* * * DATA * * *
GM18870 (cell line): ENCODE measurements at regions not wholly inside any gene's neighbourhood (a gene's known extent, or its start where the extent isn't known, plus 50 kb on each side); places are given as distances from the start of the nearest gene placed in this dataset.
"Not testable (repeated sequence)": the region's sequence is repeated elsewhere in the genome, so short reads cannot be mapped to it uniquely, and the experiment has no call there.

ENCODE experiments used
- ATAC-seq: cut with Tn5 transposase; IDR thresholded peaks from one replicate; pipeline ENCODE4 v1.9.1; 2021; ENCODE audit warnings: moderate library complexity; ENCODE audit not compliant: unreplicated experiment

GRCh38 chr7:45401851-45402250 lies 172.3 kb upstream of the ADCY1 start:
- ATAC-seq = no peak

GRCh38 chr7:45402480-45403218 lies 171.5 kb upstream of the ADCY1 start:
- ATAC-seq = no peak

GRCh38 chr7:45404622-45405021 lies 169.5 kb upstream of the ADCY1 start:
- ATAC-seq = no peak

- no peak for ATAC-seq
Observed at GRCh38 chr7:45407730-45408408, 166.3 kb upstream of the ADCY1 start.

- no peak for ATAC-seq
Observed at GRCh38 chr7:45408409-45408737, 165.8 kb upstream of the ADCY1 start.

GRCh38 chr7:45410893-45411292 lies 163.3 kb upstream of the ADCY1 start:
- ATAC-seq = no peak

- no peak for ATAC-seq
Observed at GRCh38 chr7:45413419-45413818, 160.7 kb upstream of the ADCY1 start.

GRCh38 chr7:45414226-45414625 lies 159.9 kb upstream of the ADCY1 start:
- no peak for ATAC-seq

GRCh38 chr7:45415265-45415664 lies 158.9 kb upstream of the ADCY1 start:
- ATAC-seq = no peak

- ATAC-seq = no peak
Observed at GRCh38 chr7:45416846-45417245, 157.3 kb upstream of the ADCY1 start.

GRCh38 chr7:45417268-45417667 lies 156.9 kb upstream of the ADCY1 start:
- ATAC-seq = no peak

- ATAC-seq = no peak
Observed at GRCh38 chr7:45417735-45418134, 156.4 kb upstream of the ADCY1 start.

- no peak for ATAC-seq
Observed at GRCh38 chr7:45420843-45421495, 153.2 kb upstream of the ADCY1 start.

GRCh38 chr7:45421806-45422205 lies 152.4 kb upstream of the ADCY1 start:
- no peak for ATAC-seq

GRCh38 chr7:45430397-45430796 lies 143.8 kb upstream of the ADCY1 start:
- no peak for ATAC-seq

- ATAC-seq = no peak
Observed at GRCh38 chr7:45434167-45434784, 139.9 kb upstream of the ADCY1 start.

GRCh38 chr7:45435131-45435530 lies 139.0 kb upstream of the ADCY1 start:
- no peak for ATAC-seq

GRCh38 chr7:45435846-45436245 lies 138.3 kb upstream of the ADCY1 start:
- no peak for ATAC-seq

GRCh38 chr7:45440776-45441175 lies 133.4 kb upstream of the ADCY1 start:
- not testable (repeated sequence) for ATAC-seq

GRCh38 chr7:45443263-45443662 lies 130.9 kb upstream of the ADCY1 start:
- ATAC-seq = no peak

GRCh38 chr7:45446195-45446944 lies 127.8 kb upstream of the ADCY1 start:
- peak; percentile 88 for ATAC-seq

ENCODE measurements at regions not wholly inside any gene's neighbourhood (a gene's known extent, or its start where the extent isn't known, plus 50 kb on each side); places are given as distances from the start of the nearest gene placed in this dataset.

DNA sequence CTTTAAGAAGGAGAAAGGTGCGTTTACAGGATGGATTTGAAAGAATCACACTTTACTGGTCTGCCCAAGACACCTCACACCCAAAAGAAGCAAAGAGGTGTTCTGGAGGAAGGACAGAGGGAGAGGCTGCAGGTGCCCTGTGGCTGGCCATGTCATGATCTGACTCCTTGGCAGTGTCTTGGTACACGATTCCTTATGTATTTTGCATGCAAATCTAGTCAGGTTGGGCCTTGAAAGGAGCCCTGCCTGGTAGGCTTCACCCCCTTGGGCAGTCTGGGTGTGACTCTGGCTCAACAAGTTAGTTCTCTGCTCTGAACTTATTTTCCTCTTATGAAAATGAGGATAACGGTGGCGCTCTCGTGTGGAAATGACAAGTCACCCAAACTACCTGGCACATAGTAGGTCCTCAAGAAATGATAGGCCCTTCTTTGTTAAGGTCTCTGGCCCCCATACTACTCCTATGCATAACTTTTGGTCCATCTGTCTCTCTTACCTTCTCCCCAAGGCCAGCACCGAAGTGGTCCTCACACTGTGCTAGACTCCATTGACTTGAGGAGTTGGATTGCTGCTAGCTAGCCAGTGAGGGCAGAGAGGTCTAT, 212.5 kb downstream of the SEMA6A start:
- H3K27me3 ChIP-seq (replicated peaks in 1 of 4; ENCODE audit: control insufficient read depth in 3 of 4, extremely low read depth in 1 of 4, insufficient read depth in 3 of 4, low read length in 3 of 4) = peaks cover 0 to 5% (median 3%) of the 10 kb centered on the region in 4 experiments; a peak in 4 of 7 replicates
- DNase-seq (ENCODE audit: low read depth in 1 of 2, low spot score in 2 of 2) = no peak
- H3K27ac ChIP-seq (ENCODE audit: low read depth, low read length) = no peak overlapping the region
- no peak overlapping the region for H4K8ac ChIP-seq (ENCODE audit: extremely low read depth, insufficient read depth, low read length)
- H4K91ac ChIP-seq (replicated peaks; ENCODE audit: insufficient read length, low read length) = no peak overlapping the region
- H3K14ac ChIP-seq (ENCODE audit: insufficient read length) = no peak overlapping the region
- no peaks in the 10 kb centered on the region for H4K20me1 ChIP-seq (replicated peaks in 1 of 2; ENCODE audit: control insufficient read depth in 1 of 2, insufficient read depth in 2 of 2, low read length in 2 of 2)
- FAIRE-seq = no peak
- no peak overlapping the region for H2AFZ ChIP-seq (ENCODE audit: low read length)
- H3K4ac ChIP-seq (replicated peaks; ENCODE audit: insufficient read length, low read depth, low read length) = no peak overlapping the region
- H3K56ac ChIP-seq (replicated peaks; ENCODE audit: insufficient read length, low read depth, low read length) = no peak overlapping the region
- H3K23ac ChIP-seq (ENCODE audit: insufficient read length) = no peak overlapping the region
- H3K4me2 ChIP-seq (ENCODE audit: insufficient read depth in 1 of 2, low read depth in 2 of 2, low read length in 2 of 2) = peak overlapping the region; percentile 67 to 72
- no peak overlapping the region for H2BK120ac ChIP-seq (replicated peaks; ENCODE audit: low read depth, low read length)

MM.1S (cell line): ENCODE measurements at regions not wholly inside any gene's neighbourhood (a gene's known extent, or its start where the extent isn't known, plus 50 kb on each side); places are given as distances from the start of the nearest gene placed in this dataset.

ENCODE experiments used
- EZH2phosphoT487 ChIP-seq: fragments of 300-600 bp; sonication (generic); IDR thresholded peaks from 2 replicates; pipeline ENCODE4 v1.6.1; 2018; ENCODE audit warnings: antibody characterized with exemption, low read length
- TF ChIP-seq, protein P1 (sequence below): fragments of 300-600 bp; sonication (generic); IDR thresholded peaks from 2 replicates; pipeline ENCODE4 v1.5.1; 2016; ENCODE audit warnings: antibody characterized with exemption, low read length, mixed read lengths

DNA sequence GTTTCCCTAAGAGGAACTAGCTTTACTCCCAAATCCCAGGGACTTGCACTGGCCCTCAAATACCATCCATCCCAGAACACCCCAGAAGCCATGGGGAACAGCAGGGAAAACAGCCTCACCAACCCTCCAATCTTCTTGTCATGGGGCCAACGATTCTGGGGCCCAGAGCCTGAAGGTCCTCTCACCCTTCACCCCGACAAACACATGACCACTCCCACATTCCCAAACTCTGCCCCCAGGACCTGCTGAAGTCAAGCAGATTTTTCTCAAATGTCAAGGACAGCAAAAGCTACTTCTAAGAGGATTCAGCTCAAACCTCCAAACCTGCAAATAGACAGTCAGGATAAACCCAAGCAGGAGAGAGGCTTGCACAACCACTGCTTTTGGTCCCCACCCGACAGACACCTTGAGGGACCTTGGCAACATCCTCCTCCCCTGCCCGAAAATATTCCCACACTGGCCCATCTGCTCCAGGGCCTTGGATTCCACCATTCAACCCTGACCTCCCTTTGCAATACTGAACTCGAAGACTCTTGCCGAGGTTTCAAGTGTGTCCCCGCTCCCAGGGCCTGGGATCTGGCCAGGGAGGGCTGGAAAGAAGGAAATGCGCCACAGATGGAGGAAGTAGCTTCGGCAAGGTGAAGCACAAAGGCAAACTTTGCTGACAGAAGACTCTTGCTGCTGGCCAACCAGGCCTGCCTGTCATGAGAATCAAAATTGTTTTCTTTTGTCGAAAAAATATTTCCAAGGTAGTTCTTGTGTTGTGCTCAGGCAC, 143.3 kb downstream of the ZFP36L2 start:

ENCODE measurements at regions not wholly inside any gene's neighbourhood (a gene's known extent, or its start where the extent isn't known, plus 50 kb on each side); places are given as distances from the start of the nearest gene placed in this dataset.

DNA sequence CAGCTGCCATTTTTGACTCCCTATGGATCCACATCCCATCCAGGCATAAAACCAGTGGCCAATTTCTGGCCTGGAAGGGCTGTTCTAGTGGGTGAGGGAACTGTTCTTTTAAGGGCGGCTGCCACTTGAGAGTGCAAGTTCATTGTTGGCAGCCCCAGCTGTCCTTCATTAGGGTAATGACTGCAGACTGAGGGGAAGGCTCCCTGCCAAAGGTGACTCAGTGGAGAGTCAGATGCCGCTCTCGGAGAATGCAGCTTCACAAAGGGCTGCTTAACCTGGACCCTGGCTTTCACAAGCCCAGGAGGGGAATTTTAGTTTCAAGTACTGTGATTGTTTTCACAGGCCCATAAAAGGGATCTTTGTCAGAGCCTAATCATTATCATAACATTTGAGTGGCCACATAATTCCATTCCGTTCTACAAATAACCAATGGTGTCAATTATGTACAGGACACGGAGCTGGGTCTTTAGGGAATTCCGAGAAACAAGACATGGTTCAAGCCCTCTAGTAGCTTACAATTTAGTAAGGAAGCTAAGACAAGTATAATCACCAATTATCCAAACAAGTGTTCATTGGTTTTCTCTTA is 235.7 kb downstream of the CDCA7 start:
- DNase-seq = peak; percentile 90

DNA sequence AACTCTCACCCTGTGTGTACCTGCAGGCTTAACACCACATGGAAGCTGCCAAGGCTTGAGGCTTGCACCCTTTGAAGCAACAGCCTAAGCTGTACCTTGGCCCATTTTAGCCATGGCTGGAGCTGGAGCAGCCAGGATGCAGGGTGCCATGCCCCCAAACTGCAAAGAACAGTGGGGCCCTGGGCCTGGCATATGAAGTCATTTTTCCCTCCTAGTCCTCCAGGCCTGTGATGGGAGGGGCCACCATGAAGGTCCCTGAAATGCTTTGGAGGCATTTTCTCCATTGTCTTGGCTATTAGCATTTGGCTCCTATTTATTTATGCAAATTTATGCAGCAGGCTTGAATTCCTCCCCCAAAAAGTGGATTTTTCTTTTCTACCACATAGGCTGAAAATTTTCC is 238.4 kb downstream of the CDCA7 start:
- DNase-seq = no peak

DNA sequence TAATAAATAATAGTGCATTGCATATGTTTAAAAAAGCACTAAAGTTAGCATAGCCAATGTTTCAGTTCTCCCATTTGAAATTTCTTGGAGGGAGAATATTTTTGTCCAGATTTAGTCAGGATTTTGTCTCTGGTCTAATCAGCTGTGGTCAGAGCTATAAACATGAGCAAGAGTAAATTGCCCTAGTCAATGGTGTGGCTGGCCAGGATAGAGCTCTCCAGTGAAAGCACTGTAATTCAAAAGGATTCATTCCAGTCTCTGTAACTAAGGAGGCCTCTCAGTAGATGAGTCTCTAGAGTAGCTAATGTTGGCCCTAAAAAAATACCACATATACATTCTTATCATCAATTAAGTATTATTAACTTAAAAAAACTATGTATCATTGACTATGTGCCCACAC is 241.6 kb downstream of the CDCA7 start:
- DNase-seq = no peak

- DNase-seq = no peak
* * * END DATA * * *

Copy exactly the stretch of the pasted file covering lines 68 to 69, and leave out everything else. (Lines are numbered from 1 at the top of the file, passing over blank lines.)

ENCODE measurements at regions not wholly inside any gene's neighbourhood (a gene's known extent, or its start where the extent isn't known, plus 50 kb on each side); places are given as distances from the start of the nearest gene placed in this dataset.

DNA sequence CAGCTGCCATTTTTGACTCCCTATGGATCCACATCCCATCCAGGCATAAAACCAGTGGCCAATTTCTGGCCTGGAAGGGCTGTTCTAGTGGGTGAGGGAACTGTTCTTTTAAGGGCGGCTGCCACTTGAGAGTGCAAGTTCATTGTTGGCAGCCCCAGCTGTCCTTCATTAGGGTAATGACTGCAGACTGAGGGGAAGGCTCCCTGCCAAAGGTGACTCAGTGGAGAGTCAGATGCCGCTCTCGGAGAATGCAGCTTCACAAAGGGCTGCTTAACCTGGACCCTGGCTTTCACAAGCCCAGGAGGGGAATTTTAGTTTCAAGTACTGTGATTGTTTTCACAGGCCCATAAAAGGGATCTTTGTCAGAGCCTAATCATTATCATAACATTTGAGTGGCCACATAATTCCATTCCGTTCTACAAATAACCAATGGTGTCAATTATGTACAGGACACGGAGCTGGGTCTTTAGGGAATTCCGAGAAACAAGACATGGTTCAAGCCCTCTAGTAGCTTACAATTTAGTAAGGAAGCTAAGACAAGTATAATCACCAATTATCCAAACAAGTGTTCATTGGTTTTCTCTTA is 235.7 kb downstream of the CDCA7 start: